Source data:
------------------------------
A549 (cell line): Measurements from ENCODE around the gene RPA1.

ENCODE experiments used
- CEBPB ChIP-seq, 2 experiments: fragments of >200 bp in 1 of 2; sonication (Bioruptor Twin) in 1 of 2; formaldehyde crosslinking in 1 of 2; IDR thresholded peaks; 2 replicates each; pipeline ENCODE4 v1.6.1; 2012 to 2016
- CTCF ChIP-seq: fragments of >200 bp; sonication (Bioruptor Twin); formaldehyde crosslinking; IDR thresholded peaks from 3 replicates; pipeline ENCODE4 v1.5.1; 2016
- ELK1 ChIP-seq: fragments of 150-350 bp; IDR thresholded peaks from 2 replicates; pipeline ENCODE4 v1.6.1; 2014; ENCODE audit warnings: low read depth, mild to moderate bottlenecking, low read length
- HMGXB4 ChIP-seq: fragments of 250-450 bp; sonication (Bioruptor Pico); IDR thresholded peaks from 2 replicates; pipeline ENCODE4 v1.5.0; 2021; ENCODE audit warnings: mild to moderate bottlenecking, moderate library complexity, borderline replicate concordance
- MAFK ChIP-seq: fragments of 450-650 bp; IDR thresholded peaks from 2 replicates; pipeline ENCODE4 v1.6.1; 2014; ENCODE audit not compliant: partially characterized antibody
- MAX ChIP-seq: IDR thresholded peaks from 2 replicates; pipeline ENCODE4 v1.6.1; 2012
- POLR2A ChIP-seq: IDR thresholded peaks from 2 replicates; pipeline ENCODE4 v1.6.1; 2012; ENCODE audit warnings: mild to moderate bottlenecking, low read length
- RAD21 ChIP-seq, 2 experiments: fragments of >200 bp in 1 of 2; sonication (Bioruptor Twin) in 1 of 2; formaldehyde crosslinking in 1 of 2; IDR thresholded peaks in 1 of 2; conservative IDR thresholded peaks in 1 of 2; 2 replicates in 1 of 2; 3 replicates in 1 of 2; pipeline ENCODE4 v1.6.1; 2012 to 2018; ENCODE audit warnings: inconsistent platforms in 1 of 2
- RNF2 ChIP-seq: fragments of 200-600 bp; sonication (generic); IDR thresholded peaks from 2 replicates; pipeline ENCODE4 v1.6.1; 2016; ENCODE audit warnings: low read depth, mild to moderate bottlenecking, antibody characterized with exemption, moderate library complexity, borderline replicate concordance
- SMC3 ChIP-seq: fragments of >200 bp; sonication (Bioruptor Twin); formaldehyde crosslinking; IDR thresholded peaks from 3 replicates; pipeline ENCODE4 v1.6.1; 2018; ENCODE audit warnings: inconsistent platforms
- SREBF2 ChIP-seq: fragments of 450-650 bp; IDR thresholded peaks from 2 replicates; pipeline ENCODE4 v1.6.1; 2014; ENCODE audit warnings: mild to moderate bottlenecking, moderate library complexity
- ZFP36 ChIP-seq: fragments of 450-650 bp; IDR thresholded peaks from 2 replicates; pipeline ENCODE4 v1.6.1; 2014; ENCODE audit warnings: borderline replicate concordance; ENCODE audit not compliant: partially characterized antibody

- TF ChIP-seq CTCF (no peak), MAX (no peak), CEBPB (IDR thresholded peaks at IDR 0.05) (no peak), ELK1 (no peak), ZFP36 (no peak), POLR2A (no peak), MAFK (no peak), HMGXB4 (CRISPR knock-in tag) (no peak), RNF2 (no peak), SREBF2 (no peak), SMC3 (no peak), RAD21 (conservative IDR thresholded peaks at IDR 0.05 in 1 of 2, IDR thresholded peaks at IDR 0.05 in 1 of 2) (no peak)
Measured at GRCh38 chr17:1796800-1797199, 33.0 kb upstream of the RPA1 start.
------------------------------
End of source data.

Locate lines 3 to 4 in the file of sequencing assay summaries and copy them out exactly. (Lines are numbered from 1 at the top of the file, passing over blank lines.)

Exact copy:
- CEBPB ChIP-seq, 2 experiments: fragments of >200 bp in 1 of 2; sonication (Bioruptor Twin) in 1 of 2; formaldehyde crosslinking in 1 of 2; IDR thresholded peaks; 2 replicates each; pipeline ENCODE4 v1.6.1; 2012 to 2016
- CTCF ChIP-seq: fragments of >200 bp; sonication (Bioruptor Twin); formaldehyde crosslinking; IDR thresholded peaks from 3 replicates; pipeline ENCODE4 v1.5.1; 2016